Golden Precepts of Esotericism — G. de Purucker

Chapter 4

The Great Heresy of Separateness

A concentration of thought upon the personal individual, seeking personal rather than spiritual freedom, is the way which leads downward. The pathway of self is the pathway to ever deeper realms and spheres of matter, until finally annihilation comes at the end of the cosmic cycle, when matter itself dissolves: maya, as matter, is illusion.

Aspire; cultivate your higher faculties. Beware of the glamorous lights of the lower nature, and particularly of the lower inter-mediate nature which is called the psychical. There is nothing so deceptive as the false lights of maya. Often fine-looking flowers contain deadly poison either in bud or in thorn or in both. The honey thereof is death-dealing, bringing death to the human soul. Seek first your own spiritual and intellectual powers; bathe in the light of your own spiritual nature so that you shall have vision and will power; and then these other faculties will grow in you naturally, evenly, properly, easily.

The law of laws of the universe is self-forgetfulness, not concentration of attention upon one's personal freedom, not even upon your individuality. The primal law of the universe is living unto all things, not the doctrine that each must live for himself in order to develop for himself the spiritual powers within. The latter is true enough as a bald and imperfect statement; but it is also misleading, dangerous, unwise, and therefore unholy as a statement of esoteric training, unless properly qualified — always qualified with the accompanying doctrine: Give up thy life if thou wouldst find it. Live to benefit mankind, for this is the first step. If you will have the sun, then leave the earth and its clouds.

The great heresy and the only real heresy is the idea that anything is separate, distinct, and different essentially from other things. That is a wandering from natural fact and law, for nature is nothing but coordination, cooperation, mutual helpfulness; and the rule of fundamental unity is perfectly universal: everything in the universe lives for everything else.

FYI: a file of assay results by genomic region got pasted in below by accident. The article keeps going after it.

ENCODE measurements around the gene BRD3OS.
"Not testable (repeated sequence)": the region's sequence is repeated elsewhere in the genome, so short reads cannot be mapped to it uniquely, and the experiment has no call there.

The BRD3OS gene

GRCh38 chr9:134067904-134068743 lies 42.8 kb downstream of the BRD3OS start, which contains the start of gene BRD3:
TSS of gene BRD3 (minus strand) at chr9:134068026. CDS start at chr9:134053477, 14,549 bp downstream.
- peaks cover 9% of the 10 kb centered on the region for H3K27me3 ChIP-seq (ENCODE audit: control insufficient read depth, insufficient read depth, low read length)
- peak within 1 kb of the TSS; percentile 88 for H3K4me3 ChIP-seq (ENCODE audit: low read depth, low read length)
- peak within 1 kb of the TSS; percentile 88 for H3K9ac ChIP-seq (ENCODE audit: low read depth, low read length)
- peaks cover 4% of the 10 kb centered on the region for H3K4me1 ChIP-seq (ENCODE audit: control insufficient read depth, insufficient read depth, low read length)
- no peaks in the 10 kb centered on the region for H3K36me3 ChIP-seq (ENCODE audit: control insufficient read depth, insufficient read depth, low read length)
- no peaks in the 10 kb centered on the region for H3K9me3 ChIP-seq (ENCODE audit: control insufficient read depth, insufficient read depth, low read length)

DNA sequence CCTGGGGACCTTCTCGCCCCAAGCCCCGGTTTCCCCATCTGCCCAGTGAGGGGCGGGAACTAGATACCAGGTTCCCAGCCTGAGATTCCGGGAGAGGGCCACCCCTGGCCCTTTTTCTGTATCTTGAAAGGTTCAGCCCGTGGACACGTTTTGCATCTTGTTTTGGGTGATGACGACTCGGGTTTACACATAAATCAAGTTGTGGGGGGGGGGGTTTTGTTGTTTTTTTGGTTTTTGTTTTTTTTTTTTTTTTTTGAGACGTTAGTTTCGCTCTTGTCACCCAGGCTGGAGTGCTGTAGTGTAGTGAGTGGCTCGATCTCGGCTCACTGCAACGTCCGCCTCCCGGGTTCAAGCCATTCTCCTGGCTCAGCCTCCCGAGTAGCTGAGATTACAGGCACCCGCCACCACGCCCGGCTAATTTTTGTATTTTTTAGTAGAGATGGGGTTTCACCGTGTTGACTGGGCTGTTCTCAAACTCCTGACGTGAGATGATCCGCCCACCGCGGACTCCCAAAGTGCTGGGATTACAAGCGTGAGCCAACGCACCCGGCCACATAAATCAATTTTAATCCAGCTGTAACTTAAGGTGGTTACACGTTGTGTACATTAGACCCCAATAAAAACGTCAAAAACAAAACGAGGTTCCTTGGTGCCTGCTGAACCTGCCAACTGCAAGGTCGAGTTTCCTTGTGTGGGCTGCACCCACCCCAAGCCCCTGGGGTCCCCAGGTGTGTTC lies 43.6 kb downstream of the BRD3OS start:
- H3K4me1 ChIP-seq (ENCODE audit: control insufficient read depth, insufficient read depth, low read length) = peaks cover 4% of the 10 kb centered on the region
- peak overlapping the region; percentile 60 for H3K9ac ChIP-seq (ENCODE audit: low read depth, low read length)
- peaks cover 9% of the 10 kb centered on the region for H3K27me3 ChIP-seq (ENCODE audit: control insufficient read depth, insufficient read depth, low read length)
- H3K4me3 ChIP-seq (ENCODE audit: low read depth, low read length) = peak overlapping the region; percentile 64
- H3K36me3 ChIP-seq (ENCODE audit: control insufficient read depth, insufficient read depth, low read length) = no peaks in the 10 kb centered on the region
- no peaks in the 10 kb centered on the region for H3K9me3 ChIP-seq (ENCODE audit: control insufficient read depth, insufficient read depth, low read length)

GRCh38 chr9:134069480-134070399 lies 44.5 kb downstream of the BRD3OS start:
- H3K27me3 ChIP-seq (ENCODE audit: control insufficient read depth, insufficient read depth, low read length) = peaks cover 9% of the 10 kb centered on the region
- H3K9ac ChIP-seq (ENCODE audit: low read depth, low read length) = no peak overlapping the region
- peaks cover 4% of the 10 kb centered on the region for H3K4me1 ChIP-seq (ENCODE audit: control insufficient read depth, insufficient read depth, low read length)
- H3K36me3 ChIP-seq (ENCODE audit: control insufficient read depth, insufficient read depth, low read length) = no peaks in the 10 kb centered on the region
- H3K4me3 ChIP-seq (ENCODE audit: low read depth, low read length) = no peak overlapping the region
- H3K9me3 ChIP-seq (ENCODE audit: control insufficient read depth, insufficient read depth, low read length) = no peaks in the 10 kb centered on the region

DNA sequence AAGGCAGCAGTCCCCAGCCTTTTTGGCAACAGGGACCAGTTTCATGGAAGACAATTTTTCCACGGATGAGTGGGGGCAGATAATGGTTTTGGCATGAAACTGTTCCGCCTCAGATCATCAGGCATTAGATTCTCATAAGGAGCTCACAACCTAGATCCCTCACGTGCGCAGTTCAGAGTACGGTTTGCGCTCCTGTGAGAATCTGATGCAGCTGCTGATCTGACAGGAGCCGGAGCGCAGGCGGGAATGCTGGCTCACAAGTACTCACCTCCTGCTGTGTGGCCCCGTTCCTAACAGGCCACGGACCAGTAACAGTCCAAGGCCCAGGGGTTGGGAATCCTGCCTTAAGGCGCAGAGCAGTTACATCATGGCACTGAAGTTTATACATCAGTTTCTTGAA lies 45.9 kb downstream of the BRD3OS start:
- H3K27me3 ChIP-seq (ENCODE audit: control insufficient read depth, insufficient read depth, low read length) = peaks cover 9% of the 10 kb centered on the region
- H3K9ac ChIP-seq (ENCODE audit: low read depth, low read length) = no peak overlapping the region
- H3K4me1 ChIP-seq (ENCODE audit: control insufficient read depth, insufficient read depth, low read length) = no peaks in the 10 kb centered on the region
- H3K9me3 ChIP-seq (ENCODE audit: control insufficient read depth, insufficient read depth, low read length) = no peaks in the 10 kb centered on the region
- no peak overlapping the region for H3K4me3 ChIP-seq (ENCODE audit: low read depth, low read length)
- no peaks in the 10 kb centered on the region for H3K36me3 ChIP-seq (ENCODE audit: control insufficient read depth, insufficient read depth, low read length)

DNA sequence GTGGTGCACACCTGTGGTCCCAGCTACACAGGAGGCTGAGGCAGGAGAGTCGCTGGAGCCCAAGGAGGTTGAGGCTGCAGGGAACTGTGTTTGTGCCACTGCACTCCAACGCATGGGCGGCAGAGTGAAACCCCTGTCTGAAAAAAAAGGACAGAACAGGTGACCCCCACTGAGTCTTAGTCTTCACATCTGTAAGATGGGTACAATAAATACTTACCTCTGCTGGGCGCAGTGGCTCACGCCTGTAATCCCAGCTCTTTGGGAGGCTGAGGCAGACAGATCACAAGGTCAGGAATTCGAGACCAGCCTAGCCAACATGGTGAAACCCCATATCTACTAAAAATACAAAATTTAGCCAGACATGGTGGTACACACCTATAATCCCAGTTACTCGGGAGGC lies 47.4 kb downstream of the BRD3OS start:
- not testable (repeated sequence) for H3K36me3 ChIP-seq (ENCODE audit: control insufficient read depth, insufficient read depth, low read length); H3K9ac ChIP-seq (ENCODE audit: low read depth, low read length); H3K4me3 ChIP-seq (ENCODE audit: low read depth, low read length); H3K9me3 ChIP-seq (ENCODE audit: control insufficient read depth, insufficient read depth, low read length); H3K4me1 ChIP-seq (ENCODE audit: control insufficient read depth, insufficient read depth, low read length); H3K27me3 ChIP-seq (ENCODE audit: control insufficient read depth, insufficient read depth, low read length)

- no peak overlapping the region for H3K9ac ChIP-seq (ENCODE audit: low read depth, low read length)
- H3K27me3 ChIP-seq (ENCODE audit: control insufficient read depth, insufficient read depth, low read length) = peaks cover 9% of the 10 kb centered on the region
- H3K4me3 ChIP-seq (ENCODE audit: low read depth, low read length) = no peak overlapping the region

It is this sense of separateness that is the cause and root of all evil. It brings forth the craving for me: I want, I am, mine. And it is the sense of personal separateness, imagining that one is utterly separate from all others, utterly different, that prevents one from becoming that inner god within. For by becoming that inner god you become consciously at one with the universe of which you are a child, an inseparable part; and that means drawing upon strength inexhaustible, wisdom without compass, drinking at the fountains of inspiration which flow from the heart of the universe. Every one is rooted in the common fountain of the cosmic life-intelligence-substance.

Selfishness is restrictive; it is the foundation of all degeneration, of all moral decay, of all mental and physical weakness; it is crippling; it binds you in, and leaves you no room to expand and to grow. Selfishness is the root of all evil, and therefore of weakness of mind, of lack of faculty, of lack of power, of lack of judgment, of lack of discrimination, of lack of a feeling heart. Selfishness is therefore the fertile cause of all misfortune and pain. Everything that cripples the native faculties of the human constitution arises out of selfishness. It brings about a deplorable and evil-working view restricted to your own little circle of thought. You are then a prisoner, imprisoned in your own selfishness, and therefore are you fearfully crippled in life's noblest battles. Selfishness makes you a prisoner — and your prison is your lower self.

Oh, the feeling of freedom, of true manhood, when one leaves the prison of the lower selfhood and feels one's oneness with the All; for in very truth you are that All in the mystic arcana of your own inmost being.

It is selfishness and ignorance that cause men to differ and quarrel among themselves; for in self-seeking, men use the forces of nature for personal and selfish ends — sometimes deliberately, sometimes half-consciously. This is done by our free will, which is in itself, nevertheless, a divine power or quality.

We have wills; they are free. We are part of the energies of the universe, for we are inseparable from it. We use our wills sometimes aright and sometimes awry; and when we use them aright we see the wondrous mysteries in the hearts and faces of our fellows and recognize greatness in their innermost being; for greatness is also in us, and greatness always recognizes greatness. And when we use these forces wrongly, unrightly, or awry, we employ the colorless forces of the universe, but do it evilly, seeking profit for self. Having free wills we use these energies; and we do it in ignorance of the law — the law of nature.